# Tag Info

12

The classic consequence of $a^nb^n$ being context-free rather than regular is on opening and closing brackets. $a^nb^n$ represents the simplest possible case of this: no interleaving of opens and closes and no intervening characters. Regular expressions can't even deal with this most basic case.

8

There are two parts to this: (a) selecting a graph (experimental design) to determine which pairs of essays the students will evaluate in the peer grading process, and (b) ranking all the essays, based upon the student's peer grades, to determine which the teacher should rank. I will suggest some methods for each. Choosing a graph Problem statement. The ...

7

Average degree and mean degree are the same. In the $G(n,m)$ model, the average degree is $2m/n$. In the $G(n,p)$ model, the expected average degree is $np$. The actual average degree has normal distribution with mean $np$ and standard deviation $\sqrt{2(1-\tfrac{1}{n})p(1-p)}$, so it is pretty close to $np$ with high probability. When $p=c/n$ for fixed $c$,...

5

"new flow arrivals" means "arrivals of new flows". A flow is a TCP connection (roughly); each individual TCP connection is a separate "flow". So, this is talking about new TCP connections, and the rate/time at which the server receives new TCP connections. Contrarily to the statement you quoted, web requests won't necessarily be Poisson. There are many ...

4

If you want to model an alldiff() constraint in SAT, there are several options. Here are two different options you can try: One way is to expand $\text{alldiff}(x_1,\dots,x_n)$ into $n(n-1)/2$ inequality constraints: $(x_1 \ne x_2) \land (x_1 \ne x_3) \land \cdots$. Now you can express each inequality constraint $x_i \ne x_j$ on $b$-bit values in turn as ...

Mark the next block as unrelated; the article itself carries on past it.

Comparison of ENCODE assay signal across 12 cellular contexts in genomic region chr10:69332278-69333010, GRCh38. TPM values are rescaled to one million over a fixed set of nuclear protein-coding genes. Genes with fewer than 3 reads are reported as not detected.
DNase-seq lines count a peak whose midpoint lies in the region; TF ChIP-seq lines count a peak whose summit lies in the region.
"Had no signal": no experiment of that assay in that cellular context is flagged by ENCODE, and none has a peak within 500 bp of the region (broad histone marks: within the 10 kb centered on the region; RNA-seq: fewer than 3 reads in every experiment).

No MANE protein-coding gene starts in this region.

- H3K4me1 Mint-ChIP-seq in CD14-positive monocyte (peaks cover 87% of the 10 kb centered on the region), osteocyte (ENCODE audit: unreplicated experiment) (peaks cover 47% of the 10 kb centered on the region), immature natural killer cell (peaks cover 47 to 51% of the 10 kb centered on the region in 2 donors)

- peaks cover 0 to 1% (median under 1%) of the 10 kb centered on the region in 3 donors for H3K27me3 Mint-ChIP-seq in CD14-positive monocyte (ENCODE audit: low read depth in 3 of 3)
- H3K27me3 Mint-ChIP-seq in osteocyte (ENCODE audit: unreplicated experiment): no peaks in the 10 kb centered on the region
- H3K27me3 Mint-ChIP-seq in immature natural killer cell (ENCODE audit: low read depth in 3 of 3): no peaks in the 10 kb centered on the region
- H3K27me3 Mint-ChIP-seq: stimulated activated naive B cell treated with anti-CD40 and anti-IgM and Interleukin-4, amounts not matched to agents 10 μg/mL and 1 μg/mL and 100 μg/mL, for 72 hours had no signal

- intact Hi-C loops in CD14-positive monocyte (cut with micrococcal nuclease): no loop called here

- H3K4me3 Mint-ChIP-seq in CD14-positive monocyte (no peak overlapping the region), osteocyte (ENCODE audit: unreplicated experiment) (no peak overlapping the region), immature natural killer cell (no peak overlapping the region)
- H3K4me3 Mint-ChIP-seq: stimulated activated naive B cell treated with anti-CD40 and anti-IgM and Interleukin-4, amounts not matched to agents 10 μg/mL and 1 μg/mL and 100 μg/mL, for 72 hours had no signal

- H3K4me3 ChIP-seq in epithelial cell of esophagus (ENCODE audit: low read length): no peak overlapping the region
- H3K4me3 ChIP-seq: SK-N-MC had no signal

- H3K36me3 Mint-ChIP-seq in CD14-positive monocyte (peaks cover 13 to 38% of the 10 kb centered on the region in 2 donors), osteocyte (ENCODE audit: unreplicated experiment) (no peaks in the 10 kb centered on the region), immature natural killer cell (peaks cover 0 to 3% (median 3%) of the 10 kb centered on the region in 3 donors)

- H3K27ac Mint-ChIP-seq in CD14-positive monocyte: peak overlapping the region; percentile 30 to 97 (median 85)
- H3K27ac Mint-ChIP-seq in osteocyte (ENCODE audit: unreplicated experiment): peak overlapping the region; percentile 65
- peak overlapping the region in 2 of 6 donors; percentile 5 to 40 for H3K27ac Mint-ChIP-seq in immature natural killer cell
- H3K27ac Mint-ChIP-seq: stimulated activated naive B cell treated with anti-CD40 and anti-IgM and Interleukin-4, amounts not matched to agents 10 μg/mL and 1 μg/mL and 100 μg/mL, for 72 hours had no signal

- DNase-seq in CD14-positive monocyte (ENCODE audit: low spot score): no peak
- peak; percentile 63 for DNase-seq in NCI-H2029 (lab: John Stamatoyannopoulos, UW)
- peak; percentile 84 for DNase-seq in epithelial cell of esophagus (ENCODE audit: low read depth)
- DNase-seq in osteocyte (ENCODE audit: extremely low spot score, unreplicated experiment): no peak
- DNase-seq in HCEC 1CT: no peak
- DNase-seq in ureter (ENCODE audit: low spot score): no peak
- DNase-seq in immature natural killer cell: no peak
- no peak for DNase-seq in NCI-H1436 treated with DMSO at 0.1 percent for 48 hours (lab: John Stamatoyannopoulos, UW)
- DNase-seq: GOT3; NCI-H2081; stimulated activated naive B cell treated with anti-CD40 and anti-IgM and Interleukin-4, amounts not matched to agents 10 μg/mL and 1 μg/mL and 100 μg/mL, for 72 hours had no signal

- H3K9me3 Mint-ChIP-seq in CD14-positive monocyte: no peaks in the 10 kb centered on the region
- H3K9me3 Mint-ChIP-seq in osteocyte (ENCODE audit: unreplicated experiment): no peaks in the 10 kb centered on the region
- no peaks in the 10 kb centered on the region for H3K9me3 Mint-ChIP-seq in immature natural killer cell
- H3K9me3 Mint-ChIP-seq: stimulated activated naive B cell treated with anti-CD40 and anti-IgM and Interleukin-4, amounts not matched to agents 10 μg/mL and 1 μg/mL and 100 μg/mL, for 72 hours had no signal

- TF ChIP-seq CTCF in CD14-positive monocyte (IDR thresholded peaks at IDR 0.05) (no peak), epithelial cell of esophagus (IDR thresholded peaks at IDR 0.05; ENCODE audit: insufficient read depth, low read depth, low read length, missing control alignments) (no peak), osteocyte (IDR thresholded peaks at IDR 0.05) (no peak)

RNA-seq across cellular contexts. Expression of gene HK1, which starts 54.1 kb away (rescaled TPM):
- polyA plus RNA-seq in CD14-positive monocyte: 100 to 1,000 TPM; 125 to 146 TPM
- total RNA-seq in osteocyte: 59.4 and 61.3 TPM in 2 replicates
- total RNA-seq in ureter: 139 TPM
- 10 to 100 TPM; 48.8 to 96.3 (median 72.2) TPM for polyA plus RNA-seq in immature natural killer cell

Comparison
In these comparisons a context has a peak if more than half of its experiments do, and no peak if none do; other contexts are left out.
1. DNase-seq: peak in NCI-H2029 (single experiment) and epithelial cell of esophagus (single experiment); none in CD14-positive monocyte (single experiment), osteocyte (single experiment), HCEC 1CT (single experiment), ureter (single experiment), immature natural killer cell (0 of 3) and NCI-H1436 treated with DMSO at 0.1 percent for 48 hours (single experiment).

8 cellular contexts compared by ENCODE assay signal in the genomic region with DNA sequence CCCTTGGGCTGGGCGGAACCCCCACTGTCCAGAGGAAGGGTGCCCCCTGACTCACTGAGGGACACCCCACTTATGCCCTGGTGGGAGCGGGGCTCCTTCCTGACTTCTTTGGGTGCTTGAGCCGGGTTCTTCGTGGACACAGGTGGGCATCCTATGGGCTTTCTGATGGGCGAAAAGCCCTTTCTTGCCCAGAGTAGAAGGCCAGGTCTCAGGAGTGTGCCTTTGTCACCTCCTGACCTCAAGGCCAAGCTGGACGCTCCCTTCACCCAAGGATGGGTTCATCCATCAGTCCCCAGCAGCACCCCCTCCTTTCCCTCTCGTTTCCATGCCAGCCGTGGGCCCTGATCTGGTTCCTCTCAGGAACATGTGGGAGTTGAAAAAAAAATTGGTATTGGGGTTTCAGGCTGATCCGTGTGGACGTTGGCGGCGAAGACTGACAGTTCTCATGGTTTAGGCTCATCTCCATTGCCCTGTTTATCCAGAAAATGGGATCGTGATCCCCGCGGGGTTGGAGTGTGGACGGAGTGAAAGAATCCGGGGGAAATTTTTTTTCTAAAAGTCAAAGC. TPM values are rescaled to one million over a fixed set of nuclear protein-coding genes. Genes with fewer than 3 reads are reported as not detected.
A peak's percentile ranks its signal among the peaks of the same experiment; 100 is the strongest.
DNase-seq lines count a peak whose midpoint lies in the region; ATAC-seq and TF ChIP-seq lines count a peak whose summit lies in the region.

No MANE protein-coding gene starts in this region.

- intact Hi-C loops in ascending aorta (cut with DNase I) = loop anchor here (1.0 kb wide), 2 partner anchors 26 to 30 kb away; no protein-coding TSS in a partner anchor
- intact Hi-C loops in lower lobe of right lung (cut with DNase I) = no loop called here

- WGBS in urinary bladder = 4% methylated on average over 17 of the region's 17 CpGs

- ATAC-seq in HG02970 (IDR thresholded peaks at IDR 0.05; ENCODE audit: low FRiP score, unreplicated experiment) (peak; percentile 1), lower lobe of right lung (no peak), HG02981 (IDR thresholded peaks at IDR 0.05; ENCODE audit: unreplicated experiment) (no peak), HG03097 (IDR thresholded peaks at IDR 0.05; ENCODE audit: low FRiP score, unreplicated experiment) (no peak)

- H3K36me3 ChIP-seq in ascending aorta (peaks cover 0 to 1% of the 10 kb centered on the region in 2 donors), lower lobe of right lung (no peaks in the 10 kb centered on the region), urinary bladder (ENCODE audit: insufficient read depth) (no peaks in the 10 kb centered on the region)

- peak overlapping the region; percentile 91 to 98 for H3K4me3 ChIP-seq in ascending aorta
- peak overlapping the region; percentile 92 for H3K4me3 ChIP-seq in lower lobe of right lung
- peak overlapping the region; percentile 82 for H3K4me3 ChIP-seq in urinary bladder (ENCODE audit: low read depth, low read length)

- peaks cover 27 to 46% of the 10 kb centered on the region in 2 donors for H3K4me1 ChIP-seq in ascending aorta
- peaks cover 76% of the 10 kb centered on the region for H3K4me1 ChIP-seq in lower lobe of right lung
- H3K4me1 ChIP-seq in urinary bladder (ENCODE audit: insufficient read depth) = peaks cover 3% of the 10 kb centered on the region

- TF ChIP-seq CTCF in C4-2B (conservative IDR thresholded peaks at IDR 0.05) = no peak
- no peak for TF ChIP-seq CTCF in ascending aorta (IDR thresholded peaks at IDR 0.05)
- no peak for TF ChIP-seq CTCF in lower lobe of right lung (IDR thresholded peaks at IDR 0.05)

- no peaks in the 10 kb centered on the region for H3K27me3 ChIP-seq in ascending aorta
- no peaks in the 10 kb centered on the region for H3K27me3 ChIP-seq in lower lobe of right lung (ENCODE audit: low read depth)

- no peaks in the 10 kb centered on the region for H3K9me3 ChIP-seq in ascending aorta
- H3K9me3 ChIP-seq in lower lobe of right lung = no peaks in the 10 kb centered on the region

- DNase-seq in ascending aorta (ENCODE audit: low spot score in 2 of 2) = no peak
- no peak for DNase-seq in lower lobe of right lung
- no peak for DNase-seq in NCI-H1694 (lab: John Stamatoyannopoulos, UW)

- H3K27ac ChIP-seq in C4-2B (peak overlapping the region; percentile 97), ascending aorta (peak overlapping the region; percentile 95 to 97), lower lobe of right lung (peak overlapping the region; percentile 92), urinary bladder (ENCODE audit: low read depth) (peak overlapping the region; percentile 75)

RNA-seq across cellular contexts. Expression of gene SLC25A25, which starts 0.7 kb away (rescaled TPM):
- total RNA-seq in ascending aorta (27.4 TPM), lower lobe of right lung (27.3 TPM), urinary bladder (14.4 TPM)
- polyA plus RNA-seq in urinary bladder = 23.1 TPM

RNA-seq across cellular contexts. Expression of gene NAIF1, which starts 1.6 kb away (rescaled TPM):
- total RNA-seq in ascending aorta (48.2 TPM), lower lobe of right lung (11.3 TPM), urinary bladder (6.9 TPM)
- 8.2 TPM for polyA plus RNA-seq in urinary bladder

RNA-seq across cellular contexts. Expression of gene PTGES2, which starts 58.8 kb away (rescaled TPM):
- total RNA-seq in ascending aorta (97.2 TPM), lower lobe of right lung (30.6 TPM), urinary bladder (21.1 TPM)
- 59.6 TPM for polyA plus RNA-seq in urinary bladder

4

This answer considers two cases: the overlapping relation between two disks, which is a very simple problem. the ovelapping or covering of a disk by a set of other disks, which is somewhat harder in general. Case of two disks It is indeed a good idea to use center and radius to represent your circles. However I think you are not thinking of circles, which ...

4

I'm not sure how to approach your particular problem, but here is an attempt. Consider the recipe you are using as a collection of steps, some of which depend on others; for a salad you might have "make dressing", "shred lettuce", "slice cucumber" etc. The dependencies are given through resources, which here are ingredients, possibly in some processed state,...

4

You can't. You can't express this without using quadratic constraints. Your requirement is about Euclidean distance. The Euclidean distance is inherently quadratic. To be more precise about that: the problem cannot be expressed using solely using linear constraints, as the Euclidean distance is non-linear. That said, you can solve your one-sentence ...

4

It seems you're looking for a symmetric set similarity measure. (Symmetric since, as you point out, $A$ should match $B$ as much as $B$ matches $A$. Set similarity since each person's preference is defined by a set of objects.) A number of these are used in the CS literature. Probably the most common is Jaccard similarity, defined by $|A\cap B|/|A\cup B|$...

3

The river crossing problem using integer programming is solved by Börndorfer et al. in .  Borndörfer, Ralf, Martin Grötschel, and Andreas Löbel. Alcuin's transportation problems and integer programming. ZIB, 1995.

3